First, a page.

If you are not rotating your crops every year then the future of your garden’s soil quality could be in
If you plant the same variety year after year after year in the same place, your soil will become deficient in nutrients encouraging pests and diseases to become prevalent. The consequence for you? Not being able to grow again in that area of your garden!
So why does this occur?
Certain crops and plant varieties demand different nutrients from the soil. If you plant the same crop time and time again in the same spot, these crops will be sapping all the same nutrients from the soil allowing no time for it to recover or replenish. Eventually the nutrients will run out.
Where is this evident?
This phenomenon has been experienced in the Great Plains of America where farmers kept cropping in the same paddocks year in and year out without allowing the soil to rest and recover. Over time the soil structure broke down, nutrients were severely depleted leaving nothing but a great big dust bowl!
Does this apply to every type of garden?
As much as it needs to happen for huge growers, even in your back garden you need to be rotating your crops to rest the soil and allow it time to replenish its natural nutrient levels. We recommend the ‘one in three’ principle whereby you do not grow the same crop in the same place more than once in every three years. Instead, allow a fallow period, plant a green manure crop which can be turned over before flowering. An autumn grain crop, peas, broad beans, vetch or mustard are all excellent crops to replenish the soil with humus. By doing this, your soil will be arable for a longer term.
A good idea is to draw a simple map of your garden to plan the rotation of your crops to ensure that you keep good records about where previous crops have been planted and when. This will give you peace of mind that your garden’s soil is going to be ok!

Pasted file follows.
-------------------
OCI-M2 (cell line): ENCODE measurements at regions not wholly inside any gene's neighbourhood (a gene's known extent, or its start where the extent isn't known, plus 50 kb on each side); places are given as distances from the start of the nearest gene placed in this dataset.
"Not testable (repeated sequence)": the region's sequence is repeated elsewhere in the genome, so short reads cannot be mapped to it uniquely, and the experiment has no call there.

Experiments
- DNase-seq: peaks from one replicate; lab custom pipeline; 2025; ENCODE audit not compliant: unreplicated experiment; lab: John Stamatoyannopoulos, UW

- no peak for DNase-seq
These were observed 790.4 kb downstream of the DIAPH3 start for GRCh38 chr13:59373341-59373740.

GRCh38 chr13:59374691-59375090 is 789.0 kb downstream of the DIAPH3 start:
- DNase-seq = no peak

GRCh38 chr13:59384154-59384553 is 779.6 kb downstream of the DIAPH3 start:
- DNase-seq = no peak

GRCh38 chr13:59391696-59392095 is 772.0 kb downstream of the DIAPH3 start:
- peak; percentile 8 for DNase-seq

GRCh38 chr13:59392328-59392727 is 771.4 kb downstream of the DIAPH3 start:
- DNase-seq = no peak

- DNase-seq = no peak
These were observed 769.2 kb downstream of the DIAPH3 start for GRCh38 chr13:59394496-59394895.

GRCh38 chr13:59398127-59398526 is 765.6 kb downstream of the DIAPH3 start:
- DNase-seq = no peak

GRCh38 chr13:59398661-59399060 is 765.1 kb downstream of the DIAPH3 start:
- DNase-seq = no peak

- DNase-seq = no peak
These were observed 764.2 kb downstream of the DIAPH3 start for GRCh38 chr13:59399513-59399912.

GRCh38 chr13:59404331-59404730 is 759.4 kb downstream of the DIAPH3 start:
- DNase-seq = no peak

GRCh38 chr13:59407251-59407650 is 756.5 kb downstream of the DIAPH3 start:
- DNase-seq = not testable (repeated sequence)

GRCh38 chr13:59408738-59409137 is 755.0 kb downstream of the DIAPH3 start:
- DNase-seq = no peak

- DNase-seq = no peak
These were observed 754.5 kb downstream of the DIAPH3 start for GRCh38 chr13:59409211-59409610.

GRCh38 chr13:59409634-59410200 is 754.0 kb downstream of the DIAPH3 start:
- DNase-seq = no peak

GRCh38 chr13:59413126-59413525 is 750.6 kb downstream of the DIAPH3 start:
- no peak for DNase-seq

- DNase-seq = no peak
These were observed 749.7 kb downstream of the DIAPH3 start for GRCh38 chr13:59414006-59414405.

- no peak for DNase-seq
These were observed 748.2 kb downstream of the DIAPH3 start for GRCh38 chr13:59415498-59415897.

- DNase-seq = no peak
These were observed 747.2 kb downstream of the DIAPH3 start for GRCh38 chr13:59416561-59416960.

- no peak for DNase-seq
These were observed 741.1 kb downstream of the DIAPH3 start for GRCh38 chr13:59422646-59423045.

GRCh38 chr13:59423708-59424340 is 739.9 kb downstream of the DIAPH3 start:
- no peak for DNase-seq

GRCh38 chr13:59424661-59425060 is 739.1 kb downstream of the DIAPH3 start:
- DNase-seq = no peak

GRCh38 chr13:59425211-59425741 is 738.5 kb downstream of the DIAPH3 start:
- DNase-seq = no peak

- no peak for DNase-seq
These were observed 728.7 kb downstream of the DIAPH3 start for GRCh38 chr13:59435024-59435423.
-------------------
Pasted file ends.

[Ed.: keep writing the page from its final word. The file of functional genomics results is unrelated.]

Check out our previous blog on Humus.
Crop Rotation in a small garden
My personal experience is crop rotation in a small garden which provides some challenges with limited space. Here are several different ways that I keep my soil healthy and robust with a focus on the rotation theory:
Plant different crops each year
With different crops the botanical variety needs to be taken into account. For instance, brassica and curcubita. There are so many different brassica varieties that it's worth spending a bit of time familiarising yourself with their botanical names. When I first started vege gardening I had no idea what these were and, quite frankly, botanical names that I couldn't even pronounce scared me. I learned that the easiest thing to do was focus on the first two parts of the name (genus and species). For example, pumpkins are 'curcubits' and can be Curcubita pepo, C.maxima or C.moschata. Now it's really easy to make good decisions and it's even easier because all botanical names are listed in our catalogue.
Rotation of favourite crops
If like me, you have all your seasonal "must-haves" then you need to plan carefully. I tend to aim for the 'one in three' principle but in reality sometimes only manage every other year.
A good place to start is with my trellis which is such a precious space. I rotate my peas, beans and tomatoes between my three trellis and sometimes set up a couple of tee-pee trellises to provide a different space. I try and plant something a little different each year in the soil under the trellis. Sometimes it herbs, occasionally flowers for the bees or marigolds to help with the soil health. It's fun using this area to learn about companion planting.